Lesson 26 Chunking in algebra

Episode 3

Reasoning Resources: Worksheet 2
Whole class preparation
This part of the lesson deals with chunking quadratic expressions, and with the possibility of having many variables in an expression. This is a different use of two pairs of brackets. They are not nested, but multiplied by each other.

In Worksheet 2 the challenge is to put it all together, but as in all other TM lessons it is pupils’ sharing of their attempts to do this that is important, rather than the expectation that they will succeed with all aspects of the activity.
As an introduction you could give an example of area as a combined variable, For example, some artists use heavy expensive canvas for their paintings, they must order sheets of canvas longer and wider than the rectangles they need for the paintings so that the edges can be folded into the picture frames. The folded strip is always the same width, regardless of the lengths and widths of the pictures painted. The weight of the sheets depends on the area, which in turn depends on the width and length. The cost depends on the weight.

Effectively this example uses four variables: length, width, weight per unit area, and price per unit weight. The length is made into a compound variable through being made in two parts, a fixed amount for the holding strip plus a variable amount for the end product. The same is true for the width.
The context of the scarf in Worksheet 2 is similar, although some pupils may have confusion about the starting and final sizes of the scarf. You may need to clarify that the tassels are not added after the scarf has been made, but are made from the ends of the starting rectangle and similarly that the side edges are hemmed with the extra width of the starting rectangle.
Short periods of paired work interspersed with whole class discussion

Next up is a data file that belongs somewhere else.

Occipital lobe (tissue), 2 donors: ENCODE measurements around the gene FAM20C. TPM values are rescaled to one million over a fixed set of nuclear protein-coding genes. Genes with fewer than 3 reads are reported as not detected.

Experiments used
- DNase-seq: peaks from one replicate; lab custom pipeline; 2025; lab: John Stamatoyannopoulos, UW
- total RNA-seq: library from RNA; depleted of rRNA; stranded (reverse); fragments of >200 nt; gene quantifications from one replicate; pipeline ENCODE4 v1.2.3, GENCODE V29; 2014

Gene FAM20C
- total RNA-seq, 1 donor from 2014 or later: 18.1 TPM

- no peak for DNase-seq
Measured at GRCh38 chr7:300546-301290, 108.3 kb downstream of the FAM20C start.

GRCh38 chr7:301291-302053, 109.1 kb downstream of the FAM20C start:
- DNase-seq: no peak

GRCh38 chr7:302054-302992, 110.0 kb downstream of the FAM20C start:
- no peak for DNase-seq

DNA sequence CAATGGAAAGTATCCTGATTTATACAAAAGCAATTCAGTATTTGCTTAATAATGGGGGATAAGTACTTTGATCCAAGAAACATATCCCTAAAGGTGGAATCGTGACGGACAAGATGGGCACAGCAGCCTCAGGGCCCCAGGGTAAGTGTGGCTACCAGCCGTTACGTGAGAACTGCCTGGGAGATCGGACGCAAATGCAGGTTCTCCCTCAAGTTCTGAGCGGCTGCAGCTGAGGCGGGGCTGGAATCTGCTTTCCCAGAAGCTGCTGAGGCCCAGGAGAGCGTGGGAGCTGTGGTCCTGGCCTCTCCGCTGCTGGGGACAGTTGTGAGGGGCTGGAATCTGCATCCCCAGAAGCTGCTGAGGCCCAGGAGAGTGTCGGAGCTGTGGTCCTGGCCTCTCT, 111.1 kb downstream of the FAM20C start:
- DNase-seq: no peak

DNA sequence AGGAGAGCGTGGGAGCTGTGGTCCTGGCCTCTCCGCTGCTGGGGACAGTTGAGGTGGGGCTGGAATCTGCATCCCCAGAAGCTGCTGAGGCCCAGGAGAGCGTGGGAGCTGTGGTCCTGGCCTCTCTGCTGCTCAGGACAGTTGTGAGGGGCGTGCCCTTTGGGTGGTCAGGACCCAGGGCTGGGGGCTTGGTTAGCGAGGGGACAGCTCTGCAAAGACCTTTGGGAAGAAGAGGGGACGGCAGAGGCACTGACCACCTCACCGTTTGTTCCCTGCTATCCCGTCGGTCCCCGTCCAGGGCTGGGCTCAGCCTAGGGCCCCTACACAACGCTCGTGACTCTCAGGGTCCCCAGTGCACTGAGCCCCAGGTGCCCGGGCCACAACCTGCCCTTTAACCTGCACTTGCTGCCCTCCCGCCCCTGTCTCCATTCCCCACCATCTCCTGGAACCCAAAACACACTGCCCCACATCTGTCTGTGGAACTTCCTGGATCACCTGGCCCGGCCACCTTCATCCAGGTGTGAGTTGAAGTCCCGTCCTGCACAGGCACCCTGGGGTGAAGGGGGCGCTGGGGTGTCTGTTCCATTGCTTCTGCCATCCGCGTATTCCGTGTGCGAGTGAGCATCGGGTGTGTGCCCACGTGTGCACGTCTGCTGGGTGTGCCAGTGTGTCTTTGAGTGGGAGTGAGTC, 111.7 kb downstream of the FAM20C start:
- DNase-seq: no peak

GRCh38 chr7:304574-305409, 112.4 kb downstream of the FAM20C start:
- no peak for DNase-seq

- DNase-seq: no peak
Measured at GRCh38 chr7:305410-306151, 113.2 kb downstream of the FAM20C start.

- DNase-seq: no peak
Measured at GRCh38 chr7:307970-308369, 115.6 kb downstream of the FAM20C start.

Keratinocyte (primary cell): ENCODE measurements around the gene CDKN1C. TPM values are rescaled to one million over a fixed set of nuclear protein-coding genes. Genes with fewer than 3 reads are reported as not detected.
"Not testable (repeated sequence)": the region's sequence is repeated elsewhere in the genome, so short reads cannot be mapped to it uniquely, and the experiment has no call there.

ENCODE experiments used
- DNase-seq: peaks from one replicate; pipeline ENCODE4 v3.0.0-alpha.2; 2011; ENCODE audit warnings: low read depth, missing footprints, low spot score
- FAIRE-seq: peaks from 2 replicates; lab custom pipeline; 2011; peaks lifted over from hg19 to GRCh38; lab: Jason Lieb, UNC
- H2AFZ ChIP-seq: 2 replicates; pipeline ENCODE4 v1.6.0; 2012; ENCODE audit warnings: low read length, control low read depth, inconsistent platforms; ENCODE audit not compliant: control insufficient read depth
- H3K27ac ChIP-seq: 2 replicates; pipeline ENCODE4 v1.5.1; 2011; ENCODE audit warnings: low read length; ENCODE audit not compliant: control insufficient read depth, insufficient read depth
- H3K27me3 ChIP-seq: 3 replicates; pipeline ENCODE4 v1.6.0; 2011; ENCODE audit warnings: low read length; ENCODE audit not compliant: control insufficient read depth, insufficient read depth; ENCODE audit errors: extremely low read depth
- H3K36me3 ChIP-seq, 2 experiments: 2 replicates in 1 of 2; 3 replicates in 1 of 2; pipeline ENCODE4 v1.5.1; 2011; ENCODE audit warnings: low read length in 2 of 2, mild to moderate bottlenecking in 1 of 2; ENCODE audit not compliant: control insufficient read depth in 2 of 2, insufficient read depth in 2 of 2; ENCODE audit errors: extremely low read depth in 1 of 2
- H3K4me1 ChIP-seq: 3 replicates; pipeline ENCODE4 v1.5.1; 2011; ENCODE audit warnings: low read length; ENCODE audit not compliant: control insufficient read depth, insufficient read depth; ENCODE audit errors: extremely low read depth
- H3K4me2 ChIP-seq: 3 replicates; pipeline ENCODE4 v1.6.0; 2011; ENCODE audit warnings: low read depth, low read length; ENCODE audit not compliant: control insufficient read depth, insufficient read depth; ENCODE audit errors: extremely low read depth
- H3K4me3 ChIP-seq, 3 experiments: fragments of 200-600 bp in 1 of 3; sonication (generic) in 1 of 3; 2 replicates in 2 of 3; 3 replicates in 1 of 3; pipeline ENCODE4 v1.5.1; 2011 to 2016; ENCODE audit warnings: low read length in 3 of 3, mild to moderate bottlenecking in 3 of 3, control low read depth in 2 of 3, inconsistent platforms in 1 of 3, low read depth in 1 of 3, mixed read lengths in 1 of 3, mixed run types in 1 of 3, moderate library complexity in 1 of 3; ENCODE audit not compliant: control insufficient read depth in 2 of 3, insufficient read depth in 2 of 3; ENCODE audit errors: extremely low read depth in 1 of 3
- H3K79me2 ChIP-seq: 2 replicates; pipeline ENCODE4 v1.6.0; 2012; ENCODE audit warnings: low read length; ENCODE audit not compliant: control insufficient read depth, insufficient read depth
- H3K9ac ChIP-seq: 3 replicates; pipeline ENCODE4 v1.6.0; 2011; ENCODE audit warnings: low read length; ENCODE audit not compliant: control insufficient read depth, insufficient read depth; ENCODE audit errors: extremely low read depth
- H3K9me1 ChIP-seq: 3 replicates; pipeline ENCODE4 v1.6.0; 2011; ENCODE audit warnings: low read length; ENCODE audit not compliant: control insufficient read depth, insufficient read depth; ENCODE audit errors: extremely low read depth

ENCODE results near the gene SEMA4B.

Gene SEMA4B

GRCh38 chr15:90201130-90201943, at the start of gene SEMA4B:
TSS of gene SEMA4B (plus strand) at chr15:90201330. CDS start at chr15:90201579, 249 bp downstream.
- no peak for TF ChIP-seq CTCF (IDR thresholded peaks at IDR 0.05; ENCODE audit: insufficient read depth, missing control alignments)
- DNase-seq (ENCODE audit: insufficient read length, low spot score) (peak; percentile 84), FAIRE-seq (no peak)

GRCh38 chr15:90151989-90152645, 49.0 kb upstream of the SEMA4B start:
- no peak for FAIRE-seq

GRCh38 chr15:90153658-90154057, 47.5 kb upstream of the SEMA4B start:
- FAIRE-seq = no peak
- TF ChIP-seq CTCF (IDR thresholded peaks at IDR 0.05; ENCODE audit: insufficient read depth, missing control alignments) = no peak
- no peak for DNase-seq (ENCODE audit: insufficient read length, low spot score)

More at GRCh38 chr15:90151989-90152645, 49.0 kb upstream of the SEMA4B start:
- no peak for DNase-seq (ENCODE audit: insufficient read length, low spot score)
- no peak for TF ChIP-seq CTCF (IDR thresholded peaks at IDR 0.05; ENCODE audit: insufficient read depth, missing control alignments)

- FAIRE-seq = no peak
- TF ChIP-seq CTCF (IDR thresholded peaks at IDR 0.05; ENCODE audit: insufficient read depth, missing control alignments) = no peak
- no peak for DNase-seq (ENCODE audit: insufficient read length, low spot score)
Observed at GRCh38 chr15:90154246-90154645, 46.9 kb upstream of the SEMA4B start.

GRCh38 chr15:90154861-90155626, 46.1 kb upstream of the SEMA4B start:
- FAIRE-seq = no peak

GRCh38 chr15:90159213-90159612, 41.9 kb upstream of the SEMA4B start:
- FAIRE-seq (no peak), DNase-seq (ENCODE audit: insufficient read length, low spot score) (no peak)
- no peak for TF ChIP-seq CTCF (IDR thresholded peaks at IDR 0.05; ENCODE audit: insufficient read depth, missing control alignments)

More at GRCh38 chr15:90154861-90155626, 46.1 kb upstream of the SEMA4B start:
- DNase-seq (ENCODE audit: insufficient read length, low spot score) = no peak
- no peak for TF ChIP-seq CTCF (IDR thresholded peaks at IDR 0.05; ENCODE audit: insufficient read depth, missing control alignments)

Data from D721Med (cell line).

A philosophical requirement is that a person demonstrates not merely the ability to give the definition of a concept, but also that he/she can show the use of the concept in all relevant contexts and show how that use is related to the definition. The strategy behind TM26 is to give full weight to the amount of construction the pupils have to do before bracketing becomes part of their everyday use of algebraic language, so that they can manipulate operations themselves within the system, rather than just particular numbers or values. After question 3, discuss the different possible methods for chunking. You may want to work through the extra questions below either in pairs, as extension work, or as a whole class exercise.

4. The price of silk itself ranges between 25p and 90p for each 100 square cm depending on
its quality. Estimate a price for silk of an average quality. Now choose a final width and length and calculate the cost of the starting size of the rectangle of silk.

5. The workshop charges £8 per scarf for working, and adds this to the price of the silk. Write the expression for the price of 12 of your chosen scarves.

6. Which of the numbers in your expression can be made into variables?

After question 6 discuss the issue of seeing many quantities as variables (that is, amounts that vary or change or can have different values); the pupils can end up with an expression where all the terms are letters.
End of Lesson Reflection
Regardless of how far the pupils have progressed in the agenda of the lesson, allow for a few minutes at the end for a relaxed review of the flow of the work. Encourage pupils to talk about any ‘novel for them’ ideas and what felt important for them personally.


Thinking Mathematics Lessons Copyright © by Michael Shayer and Mundher Adhami. All Rights Reserved.

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